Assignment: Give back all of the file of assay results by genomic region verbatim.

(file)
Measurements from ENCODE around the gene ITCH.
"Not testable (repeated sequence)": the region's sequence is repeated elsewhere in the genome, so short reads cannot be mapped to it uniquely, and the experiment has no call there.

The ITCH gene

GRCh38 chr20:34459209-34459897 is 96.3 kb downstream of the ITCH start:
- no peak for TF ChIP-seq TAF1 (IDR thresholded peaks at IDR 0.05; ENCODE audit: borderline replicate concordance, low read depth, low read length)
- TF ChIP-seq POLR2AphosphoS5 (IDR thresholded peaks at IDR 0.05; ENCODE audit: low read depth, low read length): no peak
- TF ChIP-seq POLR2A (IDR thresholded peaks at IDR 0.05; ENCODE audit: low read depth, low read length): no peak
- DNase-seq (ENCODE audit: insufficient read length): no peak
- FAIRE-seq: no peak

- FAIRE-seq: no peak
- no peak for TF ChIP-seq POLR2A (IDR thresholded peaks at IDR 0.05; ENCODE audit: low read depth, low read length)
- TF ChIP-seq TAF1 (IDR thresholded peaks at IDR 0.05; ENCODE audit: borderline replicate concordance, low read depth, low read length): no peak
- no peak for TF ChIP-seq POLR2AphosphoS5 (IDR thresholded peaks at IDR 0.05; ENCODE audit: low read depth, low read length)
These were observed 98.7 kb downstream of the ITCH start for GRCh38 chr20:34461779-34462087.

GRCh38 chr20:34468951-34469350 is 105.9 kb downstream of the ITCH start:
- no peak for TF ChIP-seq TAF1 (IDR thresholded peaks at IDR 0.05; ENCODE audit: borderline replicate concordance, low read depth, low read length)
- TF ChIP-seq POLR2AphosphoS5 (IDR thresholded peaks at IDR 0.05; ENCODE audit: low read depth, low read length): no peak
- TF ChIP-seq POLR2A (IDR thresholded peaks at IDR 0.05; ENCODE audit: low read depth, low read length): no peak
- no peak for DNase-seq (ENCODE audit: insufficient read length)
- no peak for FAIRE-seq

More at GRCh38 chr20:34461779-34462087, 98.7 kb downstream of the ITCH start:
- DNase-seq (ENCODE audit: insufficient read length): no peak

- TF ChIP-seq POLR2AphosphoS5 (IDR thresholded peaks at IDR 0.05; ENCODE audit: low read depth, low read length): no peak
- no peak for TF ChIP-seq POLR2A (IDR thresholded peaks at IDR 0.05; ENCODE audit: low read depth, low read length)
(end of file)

Measurements from ENCODE around the gene ITCH.
"Not testable (repeated sequence)": the region's sequence is repeated elsewhere in the genome, so short reads cannot be mapped to it uniquely, and the experiment has no call there.

The ITCH gene

GRCh38 chr20:34459209-34459897 is 96.3 kb downstream of the ITCH start:
- no peak for TF ChIP-seq TAF1 (IDR thresholded peaks at IDR 0.05; ENCODE audit: borderline replicate concordance, low read depth, low read length)
- TF ChIP-seq POLR2AphosphoS5 (IDR thresholded peaks at IDR 0.05; ENCODE audit: low read depth, low read length): no peak
- TF ChIP-seq POLR2A (IDR thresholded peaks at IDR 0.05; ENCODE audit: low read depth, low read length): no peak
- DNase-seq (ENCODE audit: insufficient read length): no peak
- FAIRE-seq: no peak

- FAIRE-seq: no peak
- no peak for TF ChIP-seq POLR2A (IDR thresholded peaks at IDR 0.05; ENCODE audit: low read depth, low read length)
- TF ChIP-seq TAF1 (IDR thresholded peaks at IDR 0.05; ENCODE audit: borderline replicate concordance, low read depth, low read length): no peak
- no peak for TF ChIP-seq POLR2AphosphoS5 (IDR thresholded peaks at IDR 0.05; ENCODE audit: low read depth, low read length)
These were observed 98.7 kb downstream of the ITCH start for GRCh38 chr20:34461779-34462087.

GRCh38 chr20:34468951-34469350 is 105.9 kb downstream of the ITCH start:
- no peak for TF ChIP-seq TAF1 (IDR thresholded peaks at IDR 0.05; ENCODE audit: borderline replicate concordance, low read depth, low read length)
- TF ChIP-seq POLR2AphosphoS5 (IDR thresholded peaks at IDR 0.05; ENCODE audit: low read depth, low read length): no peak
- TF ChIP-seq POLR2A (IDR thresholded peaks at IDR 0.05; ENCODE audit: low read depth, low read length): no peak
- no peak for DNase-seq (ENCODE audit: insufficient read length)
- no peak for FAIRE-seq

More at GRCh38 chr20:34461779-34462087, 98.7 kb downstream of the ITCH start:
- DNase-seq (ENCODE audit: insufficient read length): no peak

- TF ChIP-seq POLR2AphosphoS5 (IDR thresholded peaks at IDR 0.05; ENCODE audit: low read depth, low read length): no peak
- no peak for TF ChIP-seq POLR2A (IDR thresholded peaks at IDR 0.05; ENCODE audit: low read depth, low read length)